Undefined Decision Making Authorities and Processes

Decisions are a big deal in any business. That goes for major decisions in areas such as strategy, investment, and operational change, as well as for the more mundane decisions such as what will be on the menu at the next off-site meeting. In all cases, people often have different opinions and competing agendas, they don’t want to be left out of decisions they feel they should be a part of, and they are horrified at the prospect of their decision making authority being eroded by organizational bullies. The “communication problems” that emerge from decision making issues tend to be around an inability to adequately articulate the type of pond scum that best describes the other guy. The Solution: Define governance bodies and mechanisms for major decisions, and decision making authorities within business processes and daily operations.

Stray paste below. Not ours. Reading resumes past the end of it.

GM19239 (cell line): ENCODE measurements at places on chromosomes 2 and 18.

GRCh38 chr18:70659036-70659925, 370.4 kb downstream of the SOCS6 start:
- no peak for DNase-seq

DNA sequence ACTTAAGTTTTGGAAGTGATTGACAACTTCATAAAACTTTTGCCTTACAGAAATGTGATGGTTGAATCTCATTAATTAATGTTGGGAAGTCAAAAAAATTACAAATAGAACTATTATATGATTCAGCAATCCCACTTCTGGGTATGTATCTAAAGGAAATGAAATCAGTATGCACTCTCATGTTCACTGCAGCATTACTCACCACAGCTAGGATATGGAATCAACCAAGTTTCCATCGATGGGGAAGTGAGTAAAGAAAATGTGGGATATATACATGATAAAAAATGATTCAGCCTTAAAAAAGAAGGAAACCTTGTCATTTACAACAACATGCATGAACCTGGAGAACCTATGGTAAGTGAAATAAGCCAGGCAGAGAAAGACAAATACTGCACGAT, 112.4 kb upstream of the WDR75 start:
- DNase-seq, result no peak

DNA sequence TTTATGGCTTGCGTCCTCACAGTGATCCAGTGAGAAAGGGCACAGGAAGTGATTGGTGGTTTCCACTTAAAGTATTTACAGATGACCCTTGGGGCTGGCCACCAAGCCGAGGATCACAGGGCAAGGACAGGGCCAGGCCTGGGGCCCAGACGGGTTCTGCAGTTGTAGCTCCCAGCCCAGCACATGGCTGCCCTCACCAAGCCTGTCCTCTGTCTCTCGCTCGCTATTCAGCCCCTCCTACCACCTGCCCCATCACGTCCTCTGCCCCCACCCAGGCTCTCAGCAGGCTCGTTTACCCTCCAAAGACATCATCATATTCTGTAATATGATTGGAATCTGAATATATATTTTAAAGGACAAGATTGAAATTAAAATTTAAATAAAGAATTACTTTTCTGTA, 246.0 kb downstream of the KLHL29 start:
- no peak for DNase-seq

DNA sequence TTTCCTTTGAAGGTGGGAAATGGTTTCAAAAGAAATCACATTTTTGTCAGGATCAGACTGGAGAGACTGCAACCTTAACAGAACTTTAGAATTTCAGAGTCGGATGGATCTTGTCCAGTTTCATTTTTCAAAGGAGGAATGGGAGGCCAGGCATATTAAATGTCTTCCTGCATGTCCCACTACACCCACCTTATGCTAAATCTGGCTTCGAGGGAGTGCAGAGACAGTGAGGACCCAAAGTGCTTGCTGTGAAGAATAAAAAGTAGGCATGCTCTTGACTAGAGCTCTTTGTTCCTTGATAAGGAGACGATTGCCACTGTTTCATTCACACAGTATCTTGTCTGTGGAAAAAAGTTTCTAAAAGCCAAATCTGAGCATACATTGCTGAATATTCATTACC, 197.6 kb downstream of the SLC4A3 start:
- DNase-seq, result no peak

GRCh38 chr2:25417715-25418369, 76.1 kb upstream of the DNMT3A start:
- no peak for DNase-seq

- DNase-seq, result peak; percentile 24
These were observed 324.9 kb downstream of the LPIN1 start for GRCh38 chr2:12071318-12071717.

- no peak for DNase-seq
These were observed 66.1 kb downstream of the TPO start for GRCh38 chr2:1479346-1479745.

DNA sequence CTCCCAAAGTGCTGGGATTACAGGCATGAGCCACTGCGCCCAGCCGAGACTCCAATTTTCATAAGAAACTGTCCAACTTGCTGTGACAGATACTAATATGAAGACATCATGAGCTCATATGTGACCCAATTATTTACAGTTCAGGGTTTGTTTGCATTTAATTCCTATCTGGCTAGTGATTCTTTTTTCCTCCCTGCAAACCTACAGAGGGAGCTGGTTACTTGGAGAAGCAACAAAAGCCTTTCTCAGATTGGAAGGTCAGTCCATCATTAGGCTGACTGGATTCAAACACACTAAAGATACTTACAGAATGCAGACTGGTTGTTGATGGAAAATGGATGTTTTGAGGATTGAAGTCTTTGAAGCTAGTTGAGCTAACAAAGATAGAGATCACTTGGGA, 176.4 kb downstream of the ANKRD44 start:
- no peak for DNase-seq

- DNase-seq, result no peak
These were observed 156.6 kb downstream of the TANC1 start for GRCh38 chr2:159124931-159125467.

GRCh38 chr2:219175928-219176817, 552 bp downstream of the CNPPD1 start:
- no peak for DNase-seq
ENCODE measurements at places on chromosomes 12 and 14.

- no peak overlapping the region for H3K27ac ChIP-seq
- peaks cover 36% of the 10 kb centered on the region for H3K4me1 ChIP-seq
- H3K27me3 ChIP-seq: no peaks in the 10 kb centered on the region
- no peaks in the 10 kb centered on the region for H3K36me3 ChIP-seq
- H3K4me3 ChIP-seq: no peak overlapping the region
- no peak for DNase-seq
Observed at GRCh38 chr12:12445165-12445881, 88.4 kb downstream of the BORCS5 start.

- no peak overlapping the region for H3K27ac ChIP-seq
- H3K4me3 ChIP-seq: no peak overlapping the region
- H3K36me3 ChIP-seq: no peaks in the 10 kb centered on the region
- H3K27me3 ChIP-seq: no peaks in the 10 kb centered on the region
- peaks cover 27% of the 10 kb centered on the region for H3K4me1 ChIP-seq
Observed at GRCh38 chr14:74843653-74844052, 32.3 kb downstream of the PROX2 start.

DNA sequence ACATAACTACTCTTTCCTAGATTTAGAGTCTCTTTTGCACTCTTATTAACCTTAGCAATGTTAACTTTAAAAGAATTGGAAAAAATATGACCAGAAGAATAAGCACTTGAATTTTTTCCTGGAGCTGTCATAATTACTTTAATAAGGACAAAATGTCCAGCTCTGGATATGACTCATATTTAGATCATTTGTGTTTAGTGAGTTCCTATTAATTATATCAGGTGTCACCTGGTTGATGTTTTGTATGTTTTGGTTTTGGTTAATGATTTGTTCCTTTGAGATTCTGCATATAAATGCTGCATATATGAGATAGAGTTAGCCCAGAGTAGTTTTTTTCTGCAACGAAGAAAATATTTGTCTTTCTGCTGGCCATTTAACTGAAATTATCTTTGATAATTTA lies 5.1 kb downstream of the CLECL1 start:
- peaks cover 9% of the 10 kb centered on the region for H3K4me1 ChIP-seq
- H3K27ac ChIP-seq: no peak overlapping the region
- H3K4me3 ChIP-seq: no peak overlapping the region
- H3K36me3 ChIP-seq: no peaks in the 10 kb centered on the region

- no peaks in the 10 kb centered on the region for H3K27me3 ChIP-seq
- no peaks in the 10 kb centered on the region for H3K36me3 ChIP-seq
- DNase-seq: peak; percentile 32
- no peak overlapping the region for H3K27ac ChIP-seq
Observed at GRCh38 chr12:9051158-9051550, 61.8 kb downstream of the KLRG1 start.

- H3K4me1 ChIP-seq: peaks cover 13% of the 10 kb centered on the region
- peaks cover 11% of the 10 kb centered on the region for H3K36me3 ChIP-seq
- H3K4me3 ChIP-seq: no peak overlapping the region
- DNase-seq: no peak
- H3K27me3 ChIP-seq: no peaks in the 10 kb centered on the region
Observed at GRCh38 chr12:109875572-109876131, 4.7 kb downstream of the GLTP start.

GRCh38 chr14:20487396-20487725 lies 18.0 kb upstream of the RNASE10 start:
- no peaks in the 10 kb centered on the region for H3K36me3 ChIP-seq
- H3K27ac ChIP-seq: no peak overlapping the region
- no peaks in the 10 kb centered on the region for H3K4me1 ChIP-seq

Poorly Designed Business Processes

I once had to deal with two competing processes on a major system development program. Specifically, they were the software engineering and systems engineering processes. These processes had been independently designed by two different departments that apparently had fairly myopic views of the world. The processes ended up overlapping a lot, particularly in the requirements definition and design phases. The inevitable turf battle broke out, pitting one department against the other. Each viewed the other as the evil empire. When I arrived on the scene to address the issue I was told that the Department Managers almost had a fist fight in the hallway the previous week. Needless to say, communications were tense and adversarial. The Solution: Define and design business processes from the top down within an overarching framework that defines the essential producing processes for the business enterprise.

Poorly Designed Organizational Structure